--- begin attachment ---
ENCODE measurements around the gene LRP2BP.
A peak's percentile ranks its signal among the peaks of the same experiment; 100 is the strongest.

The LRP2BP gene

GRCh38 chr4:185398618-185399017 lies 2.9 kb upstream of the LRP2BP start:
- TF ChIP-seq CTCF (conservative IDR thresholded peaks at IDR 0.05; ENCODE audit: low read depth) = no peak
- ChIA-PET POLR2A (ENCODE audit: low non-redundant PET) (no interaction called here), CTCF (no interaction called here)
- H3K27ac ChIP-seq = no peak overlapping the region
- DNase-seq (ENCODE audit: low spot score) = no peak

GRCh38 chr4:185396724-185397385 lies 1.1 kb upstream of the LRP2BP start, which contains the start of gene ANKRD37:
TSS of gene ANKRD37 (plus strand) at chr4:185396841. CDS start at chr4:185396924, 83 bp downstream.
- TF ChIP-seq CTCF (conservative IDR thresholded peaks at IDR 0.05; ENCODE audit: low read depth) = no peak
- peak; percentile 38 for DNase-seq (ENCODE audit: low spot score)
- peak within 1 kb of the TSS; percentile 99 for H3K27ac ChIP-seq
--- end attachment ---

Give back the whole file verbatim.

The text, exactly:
ENCODE measurements around the gene LRP2BP.
A peak's percentile ranks its signal among the peaks of the same experiment; 100 is the strongest.

The LRP2BP gene

GRCh38 chr4:185398618-185399017 lies 2.9 kb upstream of the LRP2BP start:
- TF ChIP-seq CTCF (conservative IDR thresholded peaks at IDR 0.05; ENCODE audit: low read depth) = no peak
- ChIA-PET POLR2A (ENCODE audit: low non-redundant PET) (no interaction called here), CTCF (no interaction called here)
- H3K27ac ChIP-seq = no peak overlapping the region
- DNase-seq (ENCODE audit: low spot score) = no peak

GRCh38 chr4:185396724-185397385 lies 1.1 kb upstream of the LRP2BP start, which contains the start of gene ANKRD37:
TSS of gene ANKRD37 (plus strand) at chr4:185396841. CDS start at chr4:185396924, 83 bp downstream.
- TF ChIP-seq CTCF (conservative IDR thresholded peaks at IDR 0.05; ENCODE audit: low read depth) = no peak
- peak; percentile 38 for DNase-seq (ENCODE audit: low spot score)
- peak within 1 kb of the TSS; percentile 99 for H3K27ac ChIP-seq